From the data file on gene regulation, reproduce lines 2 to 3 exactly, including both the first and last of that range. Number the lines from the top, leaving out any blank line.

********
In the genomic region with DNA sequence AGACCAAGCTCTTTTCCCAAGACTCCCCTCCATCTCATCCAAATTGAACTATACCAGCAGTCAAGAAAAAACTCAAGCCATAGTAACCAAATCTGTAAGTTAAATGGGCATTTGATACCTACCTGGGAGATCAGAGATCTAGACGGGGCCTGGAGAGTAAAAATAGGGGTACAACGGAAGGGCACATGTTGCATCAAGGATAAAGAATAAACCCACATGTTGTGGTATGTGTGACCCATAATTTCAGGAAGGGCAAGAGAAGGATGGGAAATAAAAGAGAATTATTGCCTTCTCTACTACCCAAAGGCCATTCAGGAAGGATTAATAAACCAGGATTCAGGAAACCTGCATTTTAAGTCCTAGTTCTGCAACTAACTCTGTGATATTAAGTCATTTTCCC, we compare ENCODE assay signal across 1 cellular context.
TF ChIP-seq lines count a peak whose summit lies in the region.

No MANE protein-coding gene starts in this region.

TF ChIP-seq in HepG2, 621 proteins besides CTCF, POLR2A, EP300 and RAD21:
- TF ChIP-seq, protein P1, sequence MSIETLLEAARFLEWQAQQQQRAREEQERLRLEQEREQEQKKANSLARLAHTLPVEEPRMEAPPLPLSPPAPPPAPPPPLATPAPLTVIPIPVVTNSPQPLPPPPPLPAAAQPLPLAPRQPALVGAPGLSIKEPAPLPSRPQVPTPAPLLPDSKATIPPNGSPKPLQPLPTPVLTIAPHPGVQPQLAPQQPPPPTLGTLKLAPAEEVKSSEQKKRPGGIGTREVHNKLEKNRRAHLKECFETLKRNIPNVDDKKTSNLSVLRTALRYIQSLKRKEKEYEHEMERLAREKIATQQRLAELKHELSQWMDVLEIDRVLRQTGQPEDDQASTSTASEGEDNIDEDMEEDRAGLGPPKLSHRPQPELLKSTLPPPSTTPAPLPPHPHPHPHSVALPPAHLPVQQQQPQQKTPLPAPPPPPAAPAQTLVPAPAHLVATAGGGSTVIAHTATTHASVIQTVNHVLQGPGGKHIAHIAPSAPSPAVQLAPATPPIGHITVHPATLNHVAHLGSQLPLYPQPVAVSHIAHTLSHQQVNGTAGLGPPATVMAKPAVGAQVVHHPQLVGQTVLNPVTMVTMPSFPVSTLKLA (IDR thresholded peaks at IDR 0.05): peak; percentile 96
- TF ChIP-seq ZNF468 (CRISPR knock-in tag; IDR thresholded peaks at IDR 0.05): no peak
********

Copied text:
TF ChIP-seq lines count a peak whose summit lies in the region.

No MANE protein-coding gene starts in this region.